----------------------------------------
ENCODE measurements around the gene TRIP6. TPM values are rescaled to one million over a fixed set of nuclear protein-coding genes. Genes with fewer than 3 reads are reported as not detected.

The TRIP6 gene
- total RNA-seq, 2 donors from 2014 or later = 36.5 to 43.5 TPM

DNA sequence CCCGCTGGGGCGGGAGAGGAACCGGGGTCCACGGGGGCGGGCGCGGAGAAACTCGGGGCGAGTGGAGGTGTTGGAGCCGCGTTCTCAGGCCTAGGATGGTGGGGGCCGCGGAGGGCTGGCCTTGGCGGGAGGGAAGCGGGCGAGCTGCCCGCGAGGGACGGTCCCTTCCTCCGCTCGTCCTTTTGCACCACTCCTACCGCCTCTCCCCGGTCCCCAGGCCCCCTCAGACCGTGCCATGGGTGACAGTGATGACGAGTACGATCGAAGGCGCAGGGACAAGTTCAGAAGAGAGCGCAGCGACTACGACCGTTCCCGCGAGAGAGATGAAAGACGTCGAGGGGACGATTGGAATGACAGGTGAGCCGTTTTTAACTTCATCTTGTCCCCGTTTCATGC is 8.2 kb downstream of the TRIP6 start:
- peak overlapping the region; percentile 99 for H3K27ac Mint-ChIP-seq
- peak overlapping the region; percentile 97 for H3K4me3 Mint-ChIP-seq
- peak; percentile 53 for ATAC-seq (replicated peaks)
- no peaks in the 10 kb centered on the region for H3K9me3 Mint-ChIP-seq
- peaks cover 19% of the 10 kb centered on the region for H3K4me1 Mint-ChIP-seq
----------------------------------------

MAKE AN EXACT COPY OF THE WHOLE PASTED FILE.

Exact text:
ENCODE measurements around the gene TRIP6. TPM values are rescaled to one million over a fixed set of nuclear protein-coding genes. Genes with fewer than 3 reads are reported as not detected.

The TRIP6 gene
- total RNA-seq, 2 donors from 2014 or later = 36.5 to 43.5 TPM

DNA sequence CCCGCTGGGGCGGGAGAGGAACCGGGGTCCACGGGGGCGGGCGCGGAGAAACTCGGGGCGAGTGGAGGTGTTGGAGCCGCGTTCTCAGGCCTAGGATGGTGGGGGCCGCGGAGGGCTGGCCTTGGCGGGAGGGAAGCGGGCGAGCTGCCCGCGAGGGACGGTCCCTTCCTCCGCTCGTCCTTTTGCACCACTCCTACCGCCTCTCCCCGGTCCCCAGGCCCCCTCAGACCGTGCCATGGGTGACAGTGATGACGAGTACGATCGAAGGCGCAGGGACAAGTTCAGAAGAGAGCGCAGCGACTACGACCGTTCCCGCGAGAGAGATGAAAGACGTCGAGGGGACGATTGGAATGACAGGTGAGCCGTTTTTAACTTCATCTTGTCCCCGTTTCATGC is 8.2 kb downstream of the TRIP6 start:
- peak overlapping the region; percentile 99 for H3K27ac Mint-ChIP-seq
- peak overlapping the region; percentile 97 for H3K4me3 Mint-ChIP-seq
- peak; percentile 53 for ATAC-seq (replicated peaks)
- no peaks in the 10 kb centered on the region for H3K9me3 Mint-ChIP-seq
- peaks cover 19% of the 10 kb centered on the region for H3K4me1 Mint-ChIP-seq